Bacteroides fragilis is an obligately anaerobic, Gram-negative, rod-shaped bacterium. It is part of the normal microbiota of the human colon and is generally commensal, but can cause infection if displaced into the bloodstream or surrounding tissue following surgery, disease, or trauma.
Epidemiology and pathogenesis
The B. fragilis group is the most commonly isolated Bacteroidaceae in anaerobic infections, especially those that originate from the gastrointestinal microbiota. B. fragilis is the most prevalent organism in the B. fragilis group, accounting for 41% to 78% of the isolates of the group. These organisms are resistant to penicillin by virtue of production of beta-lactamase, and by other unknown factors.
This group was formerly classified as subspecies of B. fragilis (i.e. B. f. ssp. fragilis, B. f. ssp. distasonis, B. f. ssp. ovatus, B. f. ssp. thetaiotaomicron, and B. f. ssp. vulgatus). They have been reclassified into distinct species on the basis of DNA homology studies. B. fragilis (formerly known as B. f. ssp. fragilis) is often recovered from blood, pleural fluid, peritoneal fluid, wounds, and brain abscesses.
Although the B. fragilis group is the most common species found in clinical specimens, it is the least common Bacteroides present in fecal microbiota, comprising only 0.5% of the bacteria present in stool. Their pathogenicity partly results from their ability to produce capsular polysaccharide, which is protective against phagocytosis and stimulates abscess formation.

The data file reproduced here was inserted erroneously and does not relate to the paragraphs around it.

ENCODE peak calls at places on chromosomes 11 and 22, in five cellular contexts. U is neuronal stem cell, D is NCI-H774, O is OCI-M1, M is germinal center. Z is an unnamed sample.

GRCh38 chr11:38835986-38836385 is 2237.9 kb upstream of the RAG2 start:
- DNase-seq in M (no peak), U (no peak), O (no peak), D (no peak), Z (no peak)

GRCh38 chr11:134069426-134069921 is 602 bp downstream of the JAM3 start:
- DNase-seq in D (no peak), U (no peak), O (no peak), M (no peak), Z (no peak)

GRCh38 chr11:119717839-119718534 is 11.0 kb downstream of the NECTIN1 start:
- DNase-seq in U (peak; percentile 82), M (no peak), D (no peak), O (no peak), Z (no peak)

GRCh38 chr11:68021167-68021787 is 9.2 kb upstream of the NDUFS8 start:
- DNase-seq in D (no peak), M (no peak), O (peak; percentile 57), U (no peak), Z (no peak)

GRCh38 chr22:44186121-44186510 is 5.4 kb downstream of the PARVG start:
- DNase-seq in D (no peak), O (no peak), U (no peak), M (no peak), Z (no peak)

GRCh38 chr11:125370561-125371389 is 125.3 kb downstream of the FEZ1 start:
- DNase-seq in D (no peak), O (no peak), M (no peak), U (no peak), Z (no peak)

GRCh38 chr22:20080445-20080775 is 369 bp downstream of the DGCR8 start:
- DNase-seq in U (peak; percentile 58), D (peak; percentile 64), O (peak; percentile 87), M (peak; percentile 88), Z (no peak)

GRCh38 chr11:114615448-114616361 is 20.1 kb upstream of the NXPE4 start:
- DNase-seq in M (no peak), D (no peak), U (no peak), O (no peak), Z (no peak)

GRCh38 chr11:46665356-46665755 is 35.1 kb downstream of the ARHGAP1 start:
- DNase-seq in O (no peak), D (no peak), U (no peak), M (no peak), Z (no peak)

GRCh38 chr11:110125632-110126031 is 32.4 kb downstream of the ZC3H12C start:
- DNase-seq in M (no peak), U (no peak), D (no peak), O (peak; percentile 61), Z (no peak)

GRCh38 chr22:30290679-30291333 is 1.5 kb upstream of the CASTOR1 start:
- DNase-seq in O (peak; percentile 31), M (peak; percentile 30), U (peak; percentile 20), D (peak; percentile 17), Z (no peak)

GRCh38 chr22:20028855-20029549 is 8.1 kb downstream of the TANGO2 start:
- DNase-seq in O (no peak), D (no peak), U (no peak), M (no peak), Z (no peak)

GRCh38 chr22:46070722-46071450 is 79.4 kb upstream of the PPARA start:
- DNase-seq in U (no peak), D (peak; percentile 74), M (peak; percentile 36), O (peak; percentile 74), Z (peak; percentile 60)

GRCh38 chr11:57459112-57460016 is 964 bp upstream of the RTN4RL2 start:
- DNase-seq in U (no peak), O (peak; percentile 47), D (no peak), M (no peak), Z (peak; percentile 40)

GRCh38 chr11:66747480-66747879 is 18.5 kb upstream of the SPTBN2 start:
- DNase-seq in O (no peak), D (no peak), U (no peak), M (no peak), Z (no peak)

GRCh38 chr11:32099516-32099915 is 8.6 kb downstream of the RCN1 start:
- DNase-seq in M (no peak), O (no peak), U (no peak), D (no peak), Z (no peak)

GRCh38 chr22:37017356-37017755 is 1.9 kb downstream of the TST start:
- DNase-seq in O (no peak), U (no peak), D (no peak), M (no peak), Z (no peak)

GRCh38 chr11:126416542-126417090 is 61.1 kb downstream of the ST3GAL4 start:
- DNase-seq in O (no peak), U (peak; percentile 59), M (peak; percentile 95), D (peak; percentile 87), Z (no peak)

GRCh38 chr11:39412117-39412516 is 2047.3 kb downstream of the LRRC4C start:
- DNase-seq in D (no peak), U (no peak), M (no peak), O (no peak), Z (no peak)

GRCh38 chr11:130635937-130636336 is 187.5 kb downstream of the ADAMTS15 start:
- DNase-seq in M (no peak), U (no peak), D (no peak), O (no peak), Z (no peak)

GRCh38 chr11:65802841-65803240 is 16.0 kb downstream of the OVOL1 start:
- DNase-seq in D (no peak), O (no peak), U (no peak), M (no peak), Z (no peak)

B. fragilis is involved in 90% of anaerobic peritoneal infections. It also causes bacteremia associated with intra-abdominal infections, peritonitis and abscesses following rupture of viscus, and subcutaneous abscesses or burns near the anus. Though it is gram negative, it has an altered LPS and does not cause endotoxic shock.
In general, B. fragilis is susceptible to metronidazole, carbapenems, tigecycline, beta-lactam/beta-lactamase inhibitor combinations (e.g. ampicillin/sulbactam, piperacillin/tazobactam), and certain antimicrobials of the cephalosporin class, including cefoxitin. The bacteria have inherent high-level resistance to penicillin. Production of beta lactamase appears to be the main mechanism of antibiotic resistance in B. fragilis. Clindamycin is no longer recommended as the first-line agent for B. fragilis due to emerging high-level resistance (>30% in some reports).
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